The possibility of using genes as medicines to treat cancers is currently limited by the lack of safe and efficacious delivery systems able to selectively deliver therapeutic genes to tumours by intravenous administration, without secondary effects to healthy tissues. With the long-term aim of developing an efficacious cancer–specific gene delivery system, and on the basis that amino acids are essential for tumour cell growth and can be effectively carried to tumours by using amino acid receptors present in abundance on the surface of cancer cells, we hypothesized that the use of amino acids linked to gene delivery systems could result in an improvement of gene delivery to the tumour after intravenous administration. This project thus aimed to design and characterise novel amino acids-bearing gene delivery systems and to evaluate their transfection and cytotoxicity efficacies in vitro on three cancer cell lines. Polyethylenimine has been successfully conjugated to the amino acids leucine, arginine and lysine, as confirmed by NMR. These three conjugates were able to condense DNA. In vitro transfection studies showed that these amino acid-bearing polymers were efficacious transfection agents on C33a (cervical carcinoma) cells, A431 (epidermoid carcinoma) cells and T98G (glioma) cells. A cytotoxicity assay on these three cell lines demonstrated that the conjugation of amino acids to the polymer increased the cytotoxicity efficacy of the polyplexes: among the three amino-acid bearing polyplexes tested, PEI-Leu polyplex was the most cytotoxic on A431 cells (IC50: 0.007 ± 0.003 μg / mL) and T98G cells (IC50 : 0.04 ± 0.01 μg / mL), whereas PEI-Lys polyplex (IC50 : 1.87 x 10 -7 ± 1.32 x 10 - 4 μg / mL) was the most cytotoxic on C33a cells. Although preliminary, these results were encouraging and should lead to further investigation in vitro and in vivo.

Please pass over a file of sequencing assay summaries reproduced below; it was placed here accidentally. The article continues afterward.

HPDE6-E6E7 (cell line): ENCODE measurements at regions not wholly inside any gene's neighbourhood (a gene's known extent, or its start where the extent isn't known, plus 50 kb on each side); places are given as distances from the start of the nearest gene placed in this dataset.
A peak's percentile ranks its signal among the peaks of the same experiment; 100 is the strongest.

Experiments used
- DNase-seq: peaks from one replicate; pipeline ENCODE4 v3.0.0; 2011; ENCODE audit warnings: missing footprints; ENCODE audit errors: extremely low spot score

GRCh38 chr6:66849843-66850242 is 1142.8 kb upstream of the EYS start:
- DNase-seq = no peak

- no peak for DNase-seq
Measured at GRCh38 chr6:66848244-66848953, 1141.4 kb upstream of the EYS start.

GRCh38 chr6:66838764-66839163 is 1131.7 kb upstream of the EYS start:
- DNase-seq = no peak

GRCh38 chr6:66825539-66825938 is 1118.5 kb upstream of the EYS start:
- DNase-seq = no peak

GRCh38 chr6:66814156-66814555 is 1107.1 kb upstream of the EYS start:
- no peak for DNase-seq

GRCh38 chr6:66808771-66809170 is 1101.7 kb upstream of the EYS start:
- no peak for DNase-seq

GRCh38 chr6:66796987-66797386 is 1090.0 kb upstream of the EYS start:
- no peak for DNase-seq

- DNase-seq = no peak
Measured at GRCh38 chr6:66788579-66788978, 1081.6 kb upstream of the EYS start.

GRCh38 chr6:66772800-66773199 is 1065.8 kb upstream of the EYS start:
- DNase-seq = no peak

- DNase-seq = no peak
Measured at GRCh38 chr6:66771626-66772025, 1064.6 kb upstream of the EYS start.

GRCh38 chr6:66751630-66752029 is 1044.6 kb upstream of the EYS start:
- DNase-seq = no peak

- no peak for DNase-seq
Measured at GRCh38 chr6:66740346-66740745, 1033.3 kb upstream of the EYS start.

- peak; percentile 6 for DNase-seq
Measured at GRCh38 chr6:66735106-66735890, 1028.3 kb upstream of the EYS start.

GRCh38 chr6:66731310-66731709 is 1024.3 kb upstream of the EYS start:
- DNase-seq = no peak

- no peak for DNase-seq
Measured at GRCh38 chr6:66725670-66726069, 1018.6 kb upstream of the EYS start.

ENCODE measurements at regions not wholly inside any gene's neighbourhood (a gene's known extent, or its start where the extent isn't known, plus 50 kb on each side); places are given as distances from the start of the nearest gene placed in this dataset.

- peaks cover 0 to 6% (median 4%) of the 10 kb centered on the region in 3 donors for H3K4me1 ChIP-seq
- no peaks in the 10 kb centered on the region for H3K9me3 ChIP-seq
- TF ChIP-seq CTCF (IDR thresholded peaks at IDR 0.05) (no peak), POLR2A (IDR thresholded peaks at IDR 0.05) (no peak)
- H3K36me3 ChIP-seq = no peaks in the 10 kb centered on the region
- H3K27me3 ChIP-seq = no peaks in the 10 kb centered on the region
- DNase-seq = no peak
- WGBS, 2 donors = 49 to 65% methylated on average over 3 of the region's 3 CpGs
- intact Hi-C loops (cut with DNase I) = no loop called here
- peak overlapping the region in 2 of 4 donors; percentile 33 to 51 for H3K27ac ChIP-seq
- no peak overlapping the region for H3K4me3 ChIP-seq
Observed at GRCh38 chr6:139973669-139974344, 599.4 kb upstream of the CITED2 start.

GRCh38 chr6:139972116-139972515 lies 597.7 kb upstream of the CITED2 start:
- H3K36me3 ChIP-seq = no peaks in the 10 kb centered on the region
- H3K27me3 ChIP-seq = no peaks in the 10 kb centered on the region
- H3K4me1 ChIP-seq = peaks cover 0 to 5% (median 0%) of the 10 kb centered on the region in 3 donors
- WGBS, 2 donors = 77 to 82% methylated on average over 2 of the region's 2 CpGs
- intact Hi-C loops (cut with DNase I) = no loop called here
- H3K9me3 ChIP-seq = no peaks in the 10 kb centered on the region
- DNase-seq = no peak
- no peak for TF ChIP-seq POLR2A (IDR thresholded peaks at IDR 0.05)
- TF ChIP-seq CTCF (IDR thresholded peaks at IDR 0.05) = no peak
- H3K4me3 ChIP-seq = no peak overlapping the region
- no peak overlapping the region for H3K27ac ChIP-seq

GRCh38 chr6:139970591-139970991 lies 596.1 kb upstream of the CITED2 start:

|Publication status||Published - 2008|
- tumour targeting
- amino acid-bearing gene delivery systems
- in vitro evaluation